Membership elected officers during the Unified Grape & Wine Symposium in late January. The mix reflects NGWI's mission to strengthen cross-commodity ties from all viticulture/enology segments and many regions: Kathleen Nave, president of the California Table Grape Commission was elected chair; John Martini, of New York's Anthony road Vineyards, vice chair; Vicky Scharlau, executive director of the Washington Association of Wine Grape Growers is secretary/treasurer, and Mary Wagner, chief technology officer of Mars Botanical in Maryland is past chair. According to Jean-Mari Peltier, NGWI president, "It's important that we have people on our board from all facets of the grape industry. We have members from six different regions and representing all different grape products. We¹ve had Chairs located on both coasts and from different facets of the industry. Fortunately for us, it's just worked out that way."

NGWI currently has several projects in the works, one on vineyard water sustainability (irrigation management); another using mechanization and/or sensors for sustainable vineyard crop load management, and a grant to develop plans to fill data gaps in assessing the carbon footprint of grapes, Peltier told Wines & Vines. The group has also applied for an extension grant to provide Internet access to key grape research.

"We're really excited about what we¹re working on this year. We¹ve taken a very proactive approach in working with researchers," Peltier said. NGWI members have also pledged financial support to these projects. NGWI will host a Washington winery workshop April 22 in Richland, Wash., and its spring board meeting April 22 in Beltsville, Md. Learn more at the website.

Monterey County Vintners & Growers Association

Founded in 1974, MCVGA currently represents more than 85 industry members in the Central Coast's Monterey County (montereywines.org). Rhonda Motil is executive director. In March, a new board of directors, headed by president-elect Cheryl Indelicato of DFV. She's joined by James Pickworth, Jackson Family Wines; Sabrine Rodems, San Saba Vineyards; Andy Mitchell, Hahn Estates; Cindy Paup, J.Lohr Vineyards & Wines; Scott Scheid, Schied Vineyards; Ken Shyvers, Dieageo; Hugh Reimers, Blackstone Winery; Anthony Pessagno, Pessagno winery; Paul Johnson, Lockwood Vineyards; Erik Martella, Estancia Winery; Jason Smith, Paraiso Vineyards and Michael Marcus, an outside director.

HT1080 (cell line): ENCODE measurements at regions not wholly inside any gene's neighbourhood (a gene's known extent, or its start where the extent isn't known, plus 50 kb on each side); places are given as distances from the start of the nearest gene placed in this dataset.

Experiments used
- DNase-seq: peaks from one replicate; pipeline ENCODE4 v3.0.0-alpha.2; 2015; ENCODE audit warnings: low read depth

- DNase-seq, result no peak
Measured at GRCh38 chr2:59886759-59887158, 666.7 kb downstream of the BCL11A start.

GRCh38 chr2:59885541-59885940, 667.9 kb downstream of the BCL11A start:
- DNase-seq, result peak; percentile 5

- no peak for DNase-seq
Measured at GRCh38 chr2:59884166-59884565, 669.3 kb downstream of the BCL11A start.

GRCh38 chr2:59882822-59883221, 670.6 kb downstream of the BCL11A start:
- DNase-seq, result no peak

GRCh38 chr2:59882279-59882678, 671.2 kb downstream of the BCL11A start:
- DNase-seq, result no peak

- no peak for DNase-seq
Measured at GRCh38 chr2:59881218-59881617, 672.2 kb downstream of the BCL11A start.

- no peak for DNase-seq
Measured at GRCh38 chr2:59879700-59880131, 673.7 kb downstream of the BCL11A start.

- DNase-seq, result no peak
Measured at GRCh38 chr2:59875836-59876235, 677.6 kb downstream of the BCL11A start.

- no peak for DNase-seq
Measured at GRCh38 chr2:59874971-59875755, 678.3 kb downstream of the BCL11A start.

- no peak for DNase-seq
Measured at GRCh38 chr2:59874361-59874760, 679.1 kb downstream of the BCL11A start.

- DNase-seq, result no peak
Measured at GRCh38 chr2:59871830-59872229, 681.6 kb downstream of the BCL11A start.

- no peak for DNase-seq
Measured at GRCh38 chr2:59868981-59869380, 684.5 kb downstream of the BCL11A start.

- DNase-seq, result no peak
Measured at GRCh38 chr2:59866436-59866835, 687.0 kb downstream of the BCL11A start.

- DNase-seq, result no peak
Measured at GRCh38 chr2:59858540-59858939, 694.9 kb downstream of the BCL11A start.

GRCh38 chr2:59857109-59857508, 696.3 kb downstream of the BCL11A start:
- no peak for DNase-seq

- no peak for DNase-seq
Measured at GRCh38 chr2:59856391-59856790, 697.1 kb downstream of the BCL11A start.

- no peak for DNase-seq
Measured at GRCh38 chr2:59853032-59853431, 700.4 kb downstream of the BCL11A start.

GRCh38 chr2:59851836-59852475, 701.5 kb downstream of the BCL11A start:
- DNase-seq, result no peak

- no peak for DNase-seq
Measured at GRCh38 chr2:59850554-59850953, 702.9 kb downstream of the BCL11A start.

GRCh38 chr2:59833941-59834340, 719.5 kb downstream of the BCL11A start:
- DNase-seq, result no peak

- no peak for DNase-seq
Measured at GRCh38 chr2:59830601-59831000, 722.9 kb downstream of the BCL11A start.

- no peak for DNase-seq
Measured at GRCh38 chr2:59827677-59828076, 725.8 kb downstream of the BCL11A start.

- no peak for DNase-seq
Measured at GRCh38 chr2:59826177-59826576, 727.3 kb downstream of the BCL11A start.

Wine Road Northern Sonoma County

Never heard of it? Try Russian River Wine Road, Sonoma County's largest winery association, which has just added its 150th vintner and changed its name to reflect its growing diversity. More than 30 years old, the Wine Road includes members from Russian River, Alexander and Dry Creek Valleys. Executive director Beth Costa, who notes that initial membership was a mere nine wineries.
To accompany its new name, the association has adopted a new logo and launched a redesigned website, wineroad.com, with printable maps, travelogues and more features designed to bring traffic to its Northern Sonoma byways.

Name that association

Speaking of new identities, the group of wineries formerly known as the South Okanagan Wineries Association (SOWA) sent out an SOS for help in devising a new moniker. Founded in 2007, SOWA consists of more than 15 wineries in British Columbia's Okanagan Valley. Trying to establish a recognizable presence and acronym, members admit that their best effort, "Oliver, Osoyoos Desert Wine Country Association," or OODWCA, somehow misses the mark. If you can come up with a winner by March 31, you and a guest "will be treated like royalty at the upcoming Banée, Oliver's 'secret' wine festival," scheduled for April 17 and 18.

The winning name should:
  • Not be longer than 40 characters
  • Aptly describe the group of wineries.
  • Evoke that this is Okanagan's biggest winegrape growing region.
  • Not be trademarked or used by any winery or winery association.
For complete details, visit ccltd.ca/namethatwineregion.